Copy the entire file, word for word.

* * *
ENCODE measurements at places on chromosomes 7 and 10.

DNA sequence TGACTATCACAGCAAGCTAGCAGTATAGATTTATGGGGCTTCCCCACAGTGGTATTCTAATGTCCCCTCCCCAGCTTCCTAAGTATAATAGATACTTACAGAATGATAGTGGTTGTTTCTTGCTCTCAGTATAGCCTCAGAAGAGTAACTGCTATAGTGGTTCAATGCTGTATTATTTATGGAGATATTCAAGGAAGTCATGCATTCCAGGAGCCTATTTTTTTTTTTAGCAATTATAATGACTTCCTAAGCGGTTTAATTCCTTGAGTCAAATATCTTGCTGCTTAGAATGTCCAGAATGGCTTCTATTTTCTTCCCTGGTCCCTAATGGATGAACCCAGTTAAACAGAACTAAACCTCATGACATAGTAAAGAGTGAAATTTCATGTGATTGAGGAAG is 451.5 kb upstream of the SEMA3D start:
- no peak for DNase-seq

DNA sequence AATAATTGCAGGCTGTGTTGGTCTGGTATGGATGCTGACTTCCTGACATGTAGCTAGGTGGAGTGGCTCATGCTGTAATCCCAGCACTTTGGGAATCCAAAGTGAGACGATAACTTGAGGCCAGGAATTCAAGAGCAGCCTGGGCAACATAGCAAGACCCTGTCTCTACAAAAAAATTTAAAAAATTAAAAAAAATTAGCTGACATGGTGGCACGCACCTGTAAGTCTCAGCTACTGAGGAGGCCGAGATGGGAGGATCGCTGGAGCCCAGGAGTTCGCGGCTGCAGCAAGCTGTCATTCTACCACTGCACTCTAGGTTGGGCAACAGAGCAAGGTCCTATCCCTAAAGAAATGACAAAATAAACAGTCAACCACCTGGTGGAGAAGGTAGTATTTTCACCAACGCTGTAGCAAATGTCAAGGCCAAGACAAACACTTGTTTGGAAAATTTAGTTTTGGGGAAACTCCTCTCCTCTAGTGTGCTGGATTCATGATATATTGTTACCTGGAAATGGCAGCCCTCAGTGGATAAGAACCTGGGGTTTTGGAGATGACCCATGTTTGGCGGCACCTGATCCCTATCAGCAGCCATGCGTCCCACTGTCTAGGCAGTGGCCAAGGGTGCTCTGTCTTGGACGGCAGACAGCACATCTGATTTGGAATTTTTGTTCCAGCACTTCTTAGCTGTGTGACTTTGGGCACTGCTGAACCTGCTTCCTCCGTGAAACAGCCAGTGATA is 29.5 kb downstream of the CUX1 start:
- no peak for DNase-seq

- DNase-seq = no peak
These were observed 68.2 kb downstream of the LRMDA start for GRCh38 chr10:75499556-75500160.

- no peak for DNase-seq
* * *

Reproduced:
ENCODE measurements at places on chromosomes 7 and 10.

DNA sequence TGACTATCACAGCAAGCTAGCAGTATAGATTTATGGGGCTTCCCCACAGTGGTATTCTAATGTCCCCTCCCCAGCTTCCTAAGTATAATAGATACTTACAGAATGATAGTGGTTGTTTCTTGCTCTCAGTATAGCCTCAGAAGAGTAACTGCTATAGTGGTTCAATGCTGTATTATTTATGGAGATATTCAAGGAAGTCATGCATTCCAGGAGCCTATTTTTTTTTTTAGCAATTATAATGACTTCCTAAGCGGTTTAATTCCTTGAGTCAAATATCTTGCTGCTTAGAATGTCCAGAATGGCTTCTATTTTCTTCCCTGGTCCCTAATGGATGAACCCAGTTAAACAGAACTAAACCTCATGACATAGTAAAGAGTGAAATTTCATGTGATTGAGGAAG is 451.5 kb upstream of the SEMA3D start:
- no peak for DNase-seq

DNA sequence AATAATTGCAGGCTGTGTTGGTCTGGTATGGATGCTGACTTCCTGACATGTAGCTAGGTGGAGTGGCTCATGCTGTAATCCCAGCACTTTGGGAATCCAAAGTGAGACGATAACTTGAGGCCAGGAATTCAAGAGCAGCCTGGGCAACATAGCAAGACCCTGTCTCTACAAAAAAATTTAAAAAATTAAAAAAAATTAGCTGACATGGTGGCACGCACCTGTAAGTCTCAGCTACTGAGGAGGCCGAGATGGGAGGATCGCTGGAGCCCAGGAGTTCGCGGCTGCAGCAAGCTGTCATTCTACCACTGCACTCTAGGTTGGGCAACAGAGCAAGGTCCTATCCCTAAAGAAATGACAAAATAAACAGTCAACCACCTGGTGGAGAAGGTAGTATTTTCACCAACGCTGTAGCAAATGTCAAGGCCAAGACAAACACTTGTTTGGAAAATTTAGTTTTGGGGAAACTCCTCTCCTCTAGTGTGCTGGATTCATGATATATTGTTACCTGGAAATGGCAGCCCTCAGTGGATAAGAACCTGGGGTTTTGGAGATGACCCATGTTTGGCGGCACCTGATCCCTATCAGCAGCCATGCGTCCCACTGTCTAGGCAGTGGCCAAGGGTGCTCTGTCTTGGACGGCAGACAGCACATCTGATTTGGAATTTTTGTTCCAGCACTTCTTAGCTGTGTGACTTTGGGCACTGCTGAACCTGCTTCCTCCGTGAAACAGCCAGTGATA is 29.5 kb downstream of the CUX1 start:
- no peak for DNase-seq

- DNase-seq = no peak
These were observed 68.2 kb downstream of the LRMDA start for GRCh38 chr10:75499556-75500160.

- no peak for DNase-seq